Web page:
Being in front of the fleet on the first beat really allowed us to sail our own race for once. We did get rolled by an Islander 36, who you would think should be racing against the 37 fters in the A fleet, late in the beat but it was one of the better first legs we have had in a long time. A really sweet gybe-set at the top mark and we were off downwind maybe two boat lengths behind the Islander, who had a badly wrapped spin. 

Still on a one-sided Estuary course like we had last night waterline is king and the Islander eventually began to sail away from us. We also got caught by a Moore 24 which my friend Dave has just bought into. 

Dave's Moore not in mid-season form

Since it was only his second or third time racing on the boat, and since they owed us a ton of time and were behind us, I started giving him advice on how to set things up better. We had him adjust his pole and twing trim, and got them a little better situated in the boat. This turned out to be a mistake as they sailed away from us big time on the second run. 

A good drop at the bottom with traffic all around us set us up for a relatively uneventful second lap, which was highlighted by what might have been the best gybe-set we have ever done on Gonzo. These roundings have led to some discussion on board as to whether we should replace the furling headstay or not. It has been so nice just to bang the jib away on the furler, or wait till the last second to unroll it at the bottom mark. 

Jib on furler coming into bottom mark

But we do loose a little bit of sail area, and we are carrying the weight of the drum and the aluminum headstay. Making a really nice racing head sail and getting the rig tuned right are going to be priorities, but furler or no furler needs to be decided soon. 

The final highlight of the race was a very fun drag race to the finish against a Cal 29 that rounded maybe five seconds behind us. Once again Cameron did a nice job driving and we held them off to cross the line maybe 2 or 3 seconds ahead. Our final result was third with the Islander and the Moore both saving their time on us.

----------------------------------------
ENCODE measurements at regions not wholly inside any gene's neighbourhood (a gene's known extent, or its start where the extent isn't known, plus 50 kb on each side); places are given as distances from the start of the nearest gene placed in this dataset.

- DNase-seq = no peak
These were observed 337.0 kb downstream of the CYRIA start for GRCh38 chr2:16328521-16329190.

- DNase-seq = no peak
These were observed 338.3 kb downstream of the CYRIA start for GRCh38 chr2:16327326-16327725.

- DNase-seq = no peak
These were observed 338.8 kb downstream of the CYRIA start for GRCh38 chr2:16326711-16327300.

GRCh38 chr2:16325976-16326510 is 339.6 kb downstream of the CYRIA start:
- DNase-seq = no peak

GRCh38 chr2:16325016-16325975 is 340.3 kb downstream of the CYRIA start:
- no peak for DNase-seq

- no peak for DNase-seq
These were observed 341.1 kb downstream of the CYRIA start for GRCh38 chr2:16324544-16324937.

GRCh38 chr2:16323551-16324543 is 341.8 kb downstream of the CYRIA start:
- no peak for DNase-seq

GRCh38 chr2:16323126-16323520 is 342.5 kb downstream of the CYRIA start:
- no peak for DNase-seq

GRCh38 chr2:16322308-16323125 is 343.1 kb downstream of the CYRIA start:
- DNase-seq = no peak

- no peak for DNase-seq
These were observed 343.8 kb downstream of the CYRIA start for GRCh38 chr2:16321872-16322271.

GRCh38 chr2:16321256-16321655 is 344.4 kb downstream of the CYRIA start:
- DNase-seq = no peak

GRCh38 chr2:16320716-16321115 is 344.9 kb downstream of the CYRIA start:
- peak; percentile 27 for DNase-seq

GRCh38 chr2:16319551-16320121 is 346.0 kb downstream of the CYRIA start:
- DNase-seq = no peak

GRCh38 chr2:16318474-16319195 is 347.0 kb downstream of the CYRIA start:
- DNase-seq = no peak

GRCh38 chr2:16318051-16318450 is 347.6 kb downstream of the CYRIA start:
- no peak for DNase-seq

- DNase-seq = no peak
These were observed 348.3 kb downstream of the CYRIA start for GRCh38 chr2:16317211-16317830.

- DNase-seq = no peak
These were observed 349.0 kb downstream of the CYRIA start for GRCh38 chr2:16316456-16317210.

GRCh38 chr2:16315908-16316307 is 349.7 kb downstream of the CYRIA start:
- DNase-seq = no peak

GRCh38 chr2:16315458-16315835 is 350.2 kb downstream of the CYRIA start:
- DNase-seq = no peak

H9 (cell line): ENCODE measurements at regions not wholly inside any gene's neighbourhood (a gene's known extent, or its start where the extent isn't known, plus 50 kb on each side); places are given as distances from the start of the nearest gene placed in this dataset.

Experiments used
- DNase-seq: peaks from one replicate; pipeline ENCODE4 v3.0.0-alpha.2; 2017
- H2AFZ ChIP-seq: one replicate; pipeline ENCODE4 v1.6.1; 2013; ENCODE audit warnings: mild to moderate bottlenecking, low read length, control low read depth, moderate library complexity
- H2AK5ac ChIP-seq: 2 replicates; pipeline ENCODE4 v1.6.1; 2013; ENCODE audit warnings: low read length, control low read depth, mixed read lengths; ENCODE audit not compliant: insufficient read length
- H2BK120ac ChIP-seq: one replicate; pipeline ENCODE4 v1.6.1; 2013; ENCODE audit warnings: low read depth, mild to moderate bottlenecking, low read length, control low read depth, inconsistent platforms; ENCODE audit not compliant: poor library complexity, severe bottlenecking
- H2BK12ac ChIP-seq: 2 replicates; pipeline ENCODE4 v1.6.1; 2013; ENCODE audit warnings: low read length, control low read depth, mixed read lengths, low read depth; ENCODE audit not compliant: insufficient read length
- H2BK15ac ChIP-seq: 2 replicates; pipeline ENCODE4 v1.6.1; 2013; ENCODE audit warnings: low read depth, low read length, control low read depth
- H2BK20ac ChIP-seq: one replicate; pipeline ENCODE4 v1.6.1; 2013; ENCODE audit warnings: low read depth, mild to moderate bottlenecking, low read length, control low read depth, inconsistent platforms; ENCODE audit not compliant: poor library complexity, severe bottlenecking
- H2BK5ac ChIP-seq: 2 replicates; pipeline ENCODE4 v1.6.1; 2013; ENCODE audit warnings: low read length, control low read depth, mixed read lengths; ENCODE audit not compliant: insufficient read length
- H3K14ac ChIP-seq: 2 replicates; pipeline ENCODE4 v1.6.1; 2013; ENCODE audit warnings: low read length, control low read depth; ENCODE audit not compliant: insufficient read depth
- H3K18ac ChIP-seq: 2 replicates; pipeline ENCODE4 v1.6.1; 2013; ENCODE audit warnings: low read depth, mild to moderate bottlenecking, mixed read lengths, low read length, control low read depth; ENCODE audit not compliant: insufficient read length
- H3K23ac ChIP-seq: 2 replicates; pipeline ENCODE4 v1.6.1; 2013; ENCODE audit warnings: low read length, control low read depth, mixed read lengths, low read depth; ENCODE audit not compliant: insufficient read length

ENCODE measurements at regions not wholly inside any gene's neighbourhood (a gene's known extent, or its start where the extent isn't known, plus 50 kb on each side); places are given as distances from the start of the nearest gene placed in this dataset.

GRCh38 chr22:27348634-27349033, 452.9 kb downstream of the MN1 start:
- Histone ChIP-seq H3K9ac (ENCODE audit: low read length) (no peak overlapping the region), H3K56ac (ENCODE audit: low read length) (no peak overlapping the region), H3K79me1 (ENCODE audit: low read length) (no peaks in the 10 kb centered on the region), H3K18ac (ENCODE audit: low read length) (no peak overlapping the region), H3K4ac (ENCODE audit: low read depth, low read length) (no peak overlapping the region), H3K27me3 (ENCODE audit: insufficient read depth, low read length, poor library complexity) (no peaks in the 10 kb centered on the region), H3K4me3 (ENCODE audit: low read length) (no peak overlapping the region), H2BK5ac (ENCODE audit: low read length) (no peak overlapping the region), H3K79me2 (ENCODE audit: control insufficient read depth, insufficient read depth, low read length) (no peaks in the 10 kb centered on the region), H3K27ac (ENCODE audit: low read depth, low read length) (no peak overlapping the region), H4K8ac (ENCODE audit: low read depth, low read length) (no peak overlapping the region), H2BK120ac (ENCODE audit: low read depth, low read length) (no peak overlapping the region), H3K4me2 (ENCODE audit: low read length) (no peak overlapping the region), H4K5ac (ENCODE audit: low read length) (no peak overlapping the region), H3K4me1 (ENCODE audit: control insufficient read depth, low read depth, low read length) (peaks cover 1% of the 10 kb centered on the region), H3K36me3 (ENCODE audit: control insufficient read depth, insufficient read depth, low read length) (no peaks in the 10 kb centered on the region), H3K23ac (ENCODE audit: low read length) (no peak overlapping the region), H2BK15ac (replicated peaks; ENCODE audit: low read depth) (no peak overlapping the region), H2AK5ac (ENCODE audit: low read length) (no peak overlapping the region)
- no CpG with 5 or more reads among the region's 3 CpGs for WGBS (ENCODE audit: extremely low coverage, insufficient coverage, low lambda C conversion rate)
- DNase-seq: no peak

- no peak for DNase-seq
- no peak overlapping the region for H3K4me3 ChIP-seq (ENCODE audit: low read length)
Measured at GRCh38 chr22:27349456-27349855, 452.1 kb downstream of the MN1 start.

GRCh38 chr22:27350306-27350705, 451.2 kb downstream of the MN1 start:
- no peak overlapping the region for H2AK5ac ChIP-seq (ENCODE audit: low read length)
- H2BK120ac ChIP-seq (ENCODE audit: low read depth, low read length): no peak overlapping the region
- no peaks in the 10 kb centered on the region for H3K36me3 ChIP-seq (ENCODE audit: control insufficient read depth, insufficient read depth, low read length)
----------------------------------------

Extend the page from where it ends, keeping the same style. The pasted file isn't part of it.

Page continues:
Drag racing the Cal 29

As is almost a tradition for post Wednesday night racing we then headed over to Calafia Taqueria over on Webster street here in Alameda. Very Tasty soft taco's for $1.85 each. Three of those and a Pacifico is the best way to wind down after a mid-week Estuary race.

Calafia Taqueria

Tuesday, May 19, 2009

Warm Weekend Fun

It has been a warm couple of days here down on the boat. At least being on the water gives us some cooling breeze and that helps a bit. 

Friday night I got out on Tony and Mikes' new to them Farr 40 for it's maiden race. We did the Island Yacht club race which is probably the smaller of the various Estuary beer can races. This meant that we were by far the biggest boat out there, almost obnoxiously so. Since it was the first time that the boat, which will be called Twisted (follow the link from here), had been out things were taken a little conservatively for the most part. Also since it was the first time out for the boat we had about ten extra family and friends aboard, which made it more fun.

Twisted (ex-Victrix)

We flew the code zero instead of the spinnaker the first couple of times downwind, before finally putting up a kite for the last downwind run. I hooked up what I had been told was the masthead kite only for us to discover that in fact it was a fractional kite. This meant a quick bareheaded change as Farr 40's only have a single masthead halyard. Still it was a good night out and I think that we will have a lot of fun on this boat in the future. The joke is that my official job on the boat will be 'media officer", so hopefully I will be taking some video and pictures as we go along.